Discovered in 1826 by James Dunlop, NGC300 is a grand spiral galaxy residing in the constellation Sculptor.
The galaxy’s diffused spiral arms are abundant with young blue stars and red-pink gaseous nebulae being heated by the stars. The nebulae form different shapes as a result of shock waves from stellar explosions.
NGC300 is one of the brightest members of the Sculptor Group of galaxies, a grouping which is closest to the Local group that includes our Milky Way galaxy. NGC300 is located approximately six million light-years away.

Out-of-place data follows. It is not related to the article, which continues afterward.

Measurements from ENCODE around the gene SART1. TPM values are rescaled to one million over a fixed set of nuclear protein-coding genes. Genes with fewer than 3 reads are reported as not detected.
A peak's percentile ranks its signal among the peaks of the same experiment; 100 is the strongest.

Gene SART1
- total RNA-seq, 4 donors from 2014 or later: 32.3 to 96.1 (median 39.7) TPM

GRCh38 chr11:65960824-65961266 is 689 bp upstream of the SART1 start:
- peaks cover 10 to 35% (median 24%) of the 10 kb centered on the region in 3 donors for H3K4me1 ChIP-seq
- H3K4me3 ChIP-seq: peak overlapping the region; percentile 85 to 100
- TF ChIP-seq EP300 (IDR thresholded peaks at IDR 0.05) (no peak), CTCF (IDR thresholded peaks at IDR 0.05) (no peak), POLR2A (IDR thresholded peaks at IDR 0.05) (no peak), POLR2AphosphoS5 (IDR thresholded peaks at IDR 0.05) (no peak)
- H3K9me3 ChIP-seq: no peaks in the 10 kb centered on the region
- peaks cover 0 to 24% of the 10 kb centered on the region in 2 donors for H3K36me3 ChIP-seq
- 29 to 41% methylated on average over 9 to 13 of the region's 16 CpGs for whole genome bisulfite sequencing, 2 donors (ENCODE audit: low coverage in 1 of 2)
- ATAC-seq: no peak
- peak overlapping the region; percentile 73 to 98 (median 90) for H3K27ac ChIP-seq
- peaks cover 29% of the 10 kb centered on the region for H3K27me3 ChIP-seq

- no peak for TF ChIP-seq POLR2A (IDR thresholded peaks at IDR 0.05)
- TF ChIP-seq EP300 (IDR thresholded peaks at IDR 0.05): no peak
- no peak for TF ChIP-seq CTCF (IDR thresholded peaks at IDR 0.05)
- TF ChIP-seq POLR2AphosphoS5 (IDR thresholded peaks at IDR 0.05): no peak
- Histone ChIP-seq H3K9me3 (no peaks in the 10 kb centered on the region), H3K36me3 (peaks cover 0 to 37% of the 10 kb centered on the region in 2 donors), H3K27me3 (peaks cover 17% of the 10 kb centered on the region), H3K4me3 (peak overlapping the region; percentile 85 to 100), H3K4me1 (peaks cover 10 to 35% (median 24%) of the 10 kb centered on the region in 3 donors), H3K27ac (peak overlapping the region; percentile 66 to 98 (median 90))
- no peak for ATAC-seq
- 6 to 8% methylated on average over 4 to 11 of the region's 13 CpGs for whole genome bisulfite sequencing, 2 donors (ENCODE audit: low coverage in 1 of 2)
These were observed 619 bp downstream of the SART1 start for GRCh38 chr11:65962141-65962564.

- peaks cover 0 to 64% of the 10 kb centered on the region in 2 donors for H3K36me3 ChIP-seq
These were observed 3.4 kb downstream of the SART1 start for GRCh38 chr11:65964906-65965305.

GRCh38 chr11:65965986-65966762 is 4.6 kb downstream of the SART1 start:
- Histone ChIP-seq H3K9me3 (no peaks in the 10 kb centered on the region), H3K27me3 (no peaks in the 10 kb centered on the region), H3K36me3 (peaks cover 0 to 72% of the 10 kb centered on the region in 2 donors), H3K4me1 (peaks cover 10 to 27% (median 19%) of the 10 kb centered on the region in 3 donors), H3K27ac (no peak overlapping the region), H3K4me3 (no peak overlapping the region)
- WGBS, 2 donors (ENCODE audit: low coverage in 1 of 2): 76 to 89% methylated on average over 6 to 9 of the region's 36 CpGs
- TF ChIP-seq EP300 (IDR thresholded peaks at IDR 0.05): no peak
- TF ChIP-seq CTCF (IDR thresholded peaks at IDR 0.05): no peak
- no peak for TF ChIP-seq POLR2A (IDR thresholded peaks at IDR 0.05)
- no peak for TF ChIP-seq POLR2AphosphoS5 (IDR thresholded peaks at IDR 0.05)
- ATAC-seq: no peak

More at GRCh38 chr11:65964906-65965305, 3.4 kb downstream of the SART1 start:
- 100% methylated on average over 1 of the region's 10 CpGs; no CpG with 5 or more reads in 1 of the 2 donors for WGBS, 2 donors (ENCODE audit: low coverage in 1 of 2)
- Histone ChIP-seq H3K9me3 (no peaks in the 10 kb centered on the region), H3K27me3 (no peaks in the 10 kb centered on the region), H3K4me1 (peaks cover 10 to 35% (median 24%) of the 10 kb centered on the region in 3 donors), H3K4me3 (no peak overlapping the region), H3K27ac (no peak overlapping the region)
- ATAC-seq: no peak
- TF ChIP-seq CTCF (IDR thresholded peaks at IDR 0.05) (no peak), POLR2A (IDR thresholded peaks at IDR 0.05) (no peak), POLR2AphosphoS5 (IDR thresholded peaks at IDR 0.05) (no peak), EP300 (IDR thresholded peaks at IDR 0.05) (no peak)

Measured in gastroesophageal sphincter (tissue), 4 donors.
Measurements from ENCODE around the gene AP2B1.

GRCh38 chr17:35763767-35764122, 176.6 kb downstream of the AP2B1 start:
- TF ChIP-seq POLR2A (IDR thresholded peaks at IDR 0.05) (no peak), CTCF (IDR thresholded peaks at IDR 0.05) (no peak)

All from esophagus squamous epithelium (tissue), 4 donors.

Arp 87 is a stunning pair of interacting galaxies. Stars, gas, and dust flow from the large spiral galaxy, NGC 3808, forming an enveloping arm around its companion. The shapes of both galaxies have been distorted by their gravitational interaction. Arp 87 is located in the constellation of Leo, the Lion, approximately 300 million light-years away from Earth. Arp 87 appears in Arp’s Atlas of Peculiar Galaxies. As also seen in similar interacting galaxies, the corkscrew shape of the tidal material suggests that some stars and gas drawn from the larger galaxy have been caught in the gravitational pull of the smaller one. This image was taken in February 2007 with Hubble’s Wide Field Planetary Camera 2 detector.